Leucadia National Corp. is pulling out of its planned deal to buy beleaguered New York insurer Reliance Group Holdings, as the insurance company's stock spirals downward.

On May 30, Leucadia agreed to buy Reliance for $293 million in stock, or $2.55 per share. Because Reliance was trading at 50 cents per share Friday and had a market capitalization of around $57 million, Leucadia announced Friday that it would not proceed on the acquisition on the agreed terms. At the time of the initial agreement, Reliance was trading at $2.375. "With Reliance trading where it is, the original proposition was not going to happen," said Keith Trauner, an analyst for Fairholme Capital Management in Short Hills, N.J. "Obviously, the market was saying it shouldn't happen at that price."

In a press release issued by Leucadia, the New York company said "the parties are discussing alternative transactions." Neither company would comment further.

"The deal was always contingent on due diligence, and Leucadia had a 30-day window in which they looked over the books and decided against moving forward," said James Auden, senior director for Fitch Inc. in Chicago.

Mr. Trauner said he doubts any other company will swoop in and buy Reliance on the cheap.

"At this point, the rest of the industry is going to assume it's a black hole," Mr. Trauner said. He added that Leucadia could take working control of the reorganization of Reliance by owning far less than 100% of common equity.

"Leucadia has been very good at taking on risks other companies have been afraid of," Mr. Trauner said. "Then again, they've walked away from other deals before."

Even since Leucadia announced it would buy the company, Reliance has been in turmoil. A group of shareholders filed suit against the company alleging it gave "false and misleading statements" about its financial prospects. Ratings agencies lowered the ratings on Reliance's debt. In June, the company sold off its inland marine and excess and surplus insurance lines to The Hartford Financial Services Group for an undisclosed amount.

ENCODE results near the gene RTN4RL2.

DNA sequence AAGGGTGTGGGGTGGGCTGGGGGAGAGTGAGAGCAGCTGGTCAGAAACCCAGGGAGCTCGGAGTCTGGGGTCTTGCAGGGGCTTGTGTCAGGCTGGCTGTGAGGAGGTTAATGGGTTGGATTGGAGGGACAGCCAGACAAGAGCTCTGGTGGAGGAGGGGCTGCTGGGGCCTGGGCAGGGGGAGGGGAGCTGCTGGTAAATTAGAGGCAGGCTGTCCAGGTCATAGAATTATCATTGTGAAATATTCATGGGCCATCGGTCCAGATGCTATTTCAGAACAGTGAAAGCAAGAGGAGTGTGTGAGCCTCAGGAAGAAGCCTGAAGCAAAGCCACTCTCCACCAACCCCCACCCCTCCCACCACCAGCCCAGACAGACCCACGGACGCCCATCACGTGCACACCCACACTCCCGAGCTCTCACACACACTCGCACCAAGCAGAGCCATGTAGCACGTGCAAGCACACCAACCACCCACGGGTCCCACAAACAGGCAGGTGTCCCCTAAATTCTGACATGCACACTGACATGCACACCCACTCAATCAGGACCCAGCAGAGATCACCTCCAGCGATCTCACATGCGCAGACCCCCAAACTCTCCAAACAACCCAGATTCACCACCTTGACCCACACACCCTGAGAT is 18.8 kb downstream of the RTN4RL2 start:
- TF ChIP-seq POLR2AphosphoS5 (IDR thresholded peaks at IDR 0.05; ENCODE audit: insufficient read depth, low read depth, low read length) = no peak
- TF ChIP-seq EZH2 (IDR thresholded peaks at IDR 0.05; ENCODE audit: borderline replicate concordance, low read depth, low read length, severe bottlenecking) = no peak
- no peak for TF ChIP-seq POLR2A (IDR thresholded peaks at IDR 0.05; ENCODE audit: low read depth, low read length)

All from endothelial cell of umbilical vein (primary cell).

"Reliance was in a position where they had to get something for that book of business, so they went ahead and did it," Mr. Auden said.

Matthew Coyle, director of insurance at Standard & Poor's in New York, said, "Any time you start selling other books of businesses after you announce that you're being acquired, it raises questions."

"When they first announced the deal, [Leucadia] hadn't finished their due diligence," said analyst Mike Paisan of Keefe, Bruyette & Woods Inc., New York. "During that process, Reliance essentially sold all of their good assets. What's left is really the commercial middle-market stuff that causes most of the problems."

In addition, while Reliance has sold its renewal rights to Hartford, it has retained the liabilities of that business, he said.

Mr. Paisan said he believes Leucadia won't try to get better terms. "I don't think Leucadia is going to do it. It's too risky," Mr. Paisan said.

Leucadia is a financial services holding company that owns insurance, banking, and mining interests, including American Investment Bank.

Reliance reported an operating loss of $36.5 million on revenues of $1.02 billion for the first quarter.

The insurer also took a hit in the Unicover Managers debacle last year, when a workers compensation insurance facility failed, causing losses throughout the insurance industry.

In January, Reliance settled Unicover-related lawsuits with several insurers for $111 million after taxes. Reliance is alleging fraud in a suit against Unicover, the managing general agent that put together the workers' compensation facility.

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